Where the waters get murky, however, is when the violence is directed at specific people, and is tied in with revenge. This is a theme that appears again and again in K-pop videos, resulting in violent vindication for the wronged female. Generally, this takes the form of female characters fighting back against abusive boyfriends, which is a refreshing alternative to the docile, helpless women that are usually represented in the media. However, despite the fact that this is meant to be empowering, it actually only serves to normalize behavior and desensitizes viewers to a very serious topic. Looking at videos with such violent themes begs the question: can independence really come through the barrel of a gun?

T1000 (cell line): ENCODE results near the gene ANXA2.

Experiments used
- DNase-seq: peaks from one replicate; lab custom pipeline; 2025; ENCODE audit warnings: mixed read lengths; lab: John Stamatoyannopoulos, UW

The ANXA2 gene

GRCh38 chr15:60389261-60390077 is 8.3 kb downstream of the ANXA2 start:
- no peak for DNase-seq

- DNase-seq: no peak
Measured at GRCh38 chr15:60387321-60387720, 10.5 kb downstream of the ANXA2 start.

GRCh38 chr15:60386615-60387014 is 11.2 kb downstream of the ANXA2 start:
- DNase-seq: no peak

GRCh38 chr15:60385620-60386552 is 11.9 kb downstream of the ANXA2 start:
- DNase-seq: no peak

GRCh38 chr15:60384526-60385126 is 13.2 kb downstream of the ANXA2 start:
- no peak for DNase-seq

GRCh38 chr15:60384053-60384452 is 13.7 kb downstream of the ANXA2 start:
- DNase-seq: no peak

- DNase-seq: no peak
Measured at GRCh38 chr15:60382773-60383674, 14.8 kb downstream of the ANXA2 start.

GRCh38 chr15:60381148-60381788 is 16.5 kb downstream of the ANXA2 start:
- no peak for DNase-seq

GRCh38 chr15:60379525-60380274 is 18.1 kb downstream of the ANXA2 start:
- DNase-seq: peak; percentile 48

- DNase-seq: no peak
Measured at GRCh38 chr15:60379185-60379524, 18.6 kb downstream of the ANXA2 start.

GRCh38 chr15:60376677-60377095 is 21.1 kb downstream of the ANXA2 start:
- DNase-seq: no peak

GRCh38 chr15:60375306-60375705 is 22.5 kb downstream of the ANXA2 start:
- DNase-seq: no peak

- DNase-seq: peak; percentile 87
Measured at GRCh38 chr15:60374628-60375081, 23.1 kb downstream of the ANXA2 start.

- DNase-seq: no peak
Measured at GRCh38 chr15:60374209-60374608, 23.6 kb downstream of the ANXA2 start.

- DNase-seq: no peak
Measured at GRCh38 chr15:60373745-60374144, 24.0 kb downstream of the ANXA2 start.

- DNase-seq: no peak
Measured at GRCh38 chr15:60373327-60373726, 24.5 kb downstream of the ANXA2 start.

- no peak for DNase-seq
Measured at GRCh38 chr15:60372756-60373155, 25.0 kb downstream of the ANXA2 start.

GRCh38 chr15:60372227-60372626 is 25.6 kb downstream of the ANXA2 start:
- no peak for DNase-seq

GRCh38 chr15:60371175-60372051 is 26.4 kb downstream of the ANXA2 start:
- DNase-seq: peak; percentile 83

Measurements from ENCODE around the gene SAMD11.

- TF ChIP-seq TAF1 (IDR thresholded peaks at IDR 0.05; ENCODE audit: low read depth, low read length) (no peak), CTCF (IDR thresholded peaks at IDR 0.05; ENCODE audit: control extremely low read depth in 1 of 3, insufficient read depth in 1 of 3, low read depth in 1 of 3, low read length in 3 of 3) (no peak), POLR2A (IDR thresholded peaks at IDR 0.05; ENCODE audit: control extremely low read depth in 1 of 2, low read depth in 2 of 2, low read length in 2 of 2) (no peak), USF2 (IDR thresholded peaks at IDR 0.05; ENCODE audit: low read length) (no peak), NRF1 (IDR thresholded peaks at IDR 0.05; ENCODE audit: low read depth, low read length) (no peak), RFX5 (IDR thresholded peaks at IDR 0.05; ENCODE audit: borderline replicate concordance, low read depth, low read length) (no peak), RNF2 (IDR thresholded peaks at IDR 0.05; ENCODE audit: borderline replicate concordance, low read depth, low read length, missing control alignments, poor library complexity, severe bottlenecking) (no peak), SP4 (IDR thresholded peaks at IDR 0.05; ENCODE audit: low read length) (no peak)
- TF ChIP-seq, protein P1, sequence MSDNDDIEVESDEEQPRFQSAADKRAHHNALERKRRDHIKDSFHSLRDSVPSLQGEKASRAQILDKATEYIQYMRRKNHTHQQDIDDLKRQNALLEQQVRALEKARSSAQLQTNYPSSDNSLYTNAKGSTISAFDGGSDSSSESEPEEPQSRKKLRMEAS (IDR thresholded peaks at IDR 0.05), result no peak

Brown Eyed Girls, for example, are known for their edgy take on things — with their huge hit “Abracadabra” pushing the boundaries and ending with the electrocution death of an abusive and two-timing boyfriend.

It is not clear exactly what the boyfriend has done to deserve this, although we see him acting roughly with member Ga-in. The lyrics demand “Do you love her, do you love me?” suggesting that the boyfriend is cheating on one of the members. Whatever he has done wrong, it apparently warrants a painful death, where he is handcuffed to a bed and electrocuted by a device strapped to his chest. The end of the video sees two of the members almost kiss, perhaps hinting that the boyfriend was dispatched in order for these two to be together, which isn’t the best way of resolving a love triangle.

DalShabet‘s “Hit U” takes revenge to a whole new level, as member Jiyul does not just enact revenge on her abusive boyfriend, but shoots down a string of male collateral damage who seem to have nothing to do with the situation.